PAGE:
Multiple count sampling of goblet cells in microscope high-power fields using conjunctival impression cytology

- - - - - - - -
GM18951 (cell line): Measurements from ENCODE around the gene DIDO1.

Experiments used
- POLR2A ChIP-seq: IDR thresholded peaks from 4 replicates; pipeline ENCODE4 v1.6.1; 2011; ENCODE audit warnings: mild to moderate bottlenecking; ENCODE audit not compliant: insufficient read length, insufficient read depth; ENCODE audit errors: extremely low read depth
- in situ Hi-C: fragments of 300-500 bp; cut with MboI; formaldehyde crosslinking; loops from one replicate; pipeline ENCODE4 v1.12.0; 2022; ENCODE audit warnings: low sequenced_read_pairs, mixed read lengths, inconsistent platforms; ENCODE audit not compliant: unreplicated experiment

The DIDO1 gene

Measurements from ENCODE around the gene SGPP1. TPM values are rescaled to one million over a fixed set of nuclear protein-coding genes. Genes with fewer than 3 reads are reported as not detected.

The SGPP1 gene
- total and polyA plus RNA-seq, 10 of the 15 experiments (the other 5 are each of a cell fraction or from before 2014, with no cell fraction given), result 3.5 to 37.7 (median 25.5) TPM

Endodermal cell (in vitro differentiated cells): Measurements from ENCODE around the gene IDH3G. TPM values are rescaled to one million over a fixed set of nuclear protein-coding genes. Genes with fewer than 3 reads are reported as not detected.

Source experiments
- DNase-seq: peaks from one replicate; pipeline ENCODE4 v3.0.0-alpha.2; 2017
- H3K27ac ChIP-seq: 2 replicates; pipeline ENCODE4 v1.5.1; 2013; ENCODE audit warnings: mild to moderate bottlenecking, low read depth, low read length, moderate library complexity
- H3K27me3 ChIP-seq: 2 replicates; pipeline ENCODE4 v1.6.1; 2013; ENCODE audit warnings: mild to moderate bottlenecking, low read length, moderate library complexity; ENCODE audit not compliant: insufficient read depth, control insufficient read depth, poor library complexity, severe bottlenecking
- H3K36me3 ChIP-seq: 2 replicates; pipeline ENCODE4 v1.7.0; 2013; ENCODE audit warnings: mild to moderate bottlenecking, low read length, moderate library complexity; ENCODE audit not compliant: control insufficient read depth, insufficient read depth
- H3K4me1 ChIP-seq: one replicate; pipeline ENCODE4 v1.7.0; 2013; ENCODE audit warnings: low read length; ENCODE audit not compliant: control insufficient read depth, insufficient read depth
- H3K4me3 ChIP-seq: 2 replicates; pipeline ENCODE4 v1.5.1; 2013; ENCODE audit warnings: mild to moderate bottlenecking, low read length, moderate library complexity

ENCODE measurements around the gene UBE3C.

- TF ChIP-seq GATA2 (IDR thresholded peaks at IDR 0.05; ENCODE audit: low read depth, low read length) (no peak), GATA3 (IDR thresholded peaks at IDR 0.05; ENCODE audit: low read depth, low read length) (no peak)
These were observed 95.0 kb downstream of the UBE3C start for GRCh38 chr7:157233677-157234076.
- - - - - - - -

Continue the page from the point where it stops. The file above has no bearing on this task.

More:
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Background:Published studies indicate that assessments of goblet cell density using conjunctival impression cytology has provided very variable results, but the reasons for this are unclear. Systematic analyses of the sources of variability are required.Methods:From 20 healthy young adults, conjunctival impression cytology specimens were obtained using a supported filter unit applied to the superior bulbar conjunctiva. The filters were stained with Giemsa and 10 non-overlapping, randomly selected high-power field images were obtained from each specimen and the numbers of goblet cells per high-power field counted.Results:From all 200 high-power fields assessed, the numbers of goblet cells ranged from zero to 74, with an overall mean value of 11.6 ± 14.8 per high-power field. From each successive set of 10 microscope field images from all individuals, the average number of goblet cells ranged from 23.2 in the first high-power field that obviously included numerous goblet cells down to 6.2 per high-power field. As the outcome from multiple counts/individual was systematically increased, these averages progressively decreased from 23.2 to 11.6 per high-power field, and while the standard deviation values also progressively declined (from 7.9 to 5.5 per high-power field), the relative variability (as the co-efficient of variation) did not, and increased to averaged values of over 100 per cent.Conclusions:These analyses indicate that there is a benefit of making multiple counts of goblet cells from different high-power fields, but that there is no obvious benefit of using more than five to seven high-power fields for any particular specimen.

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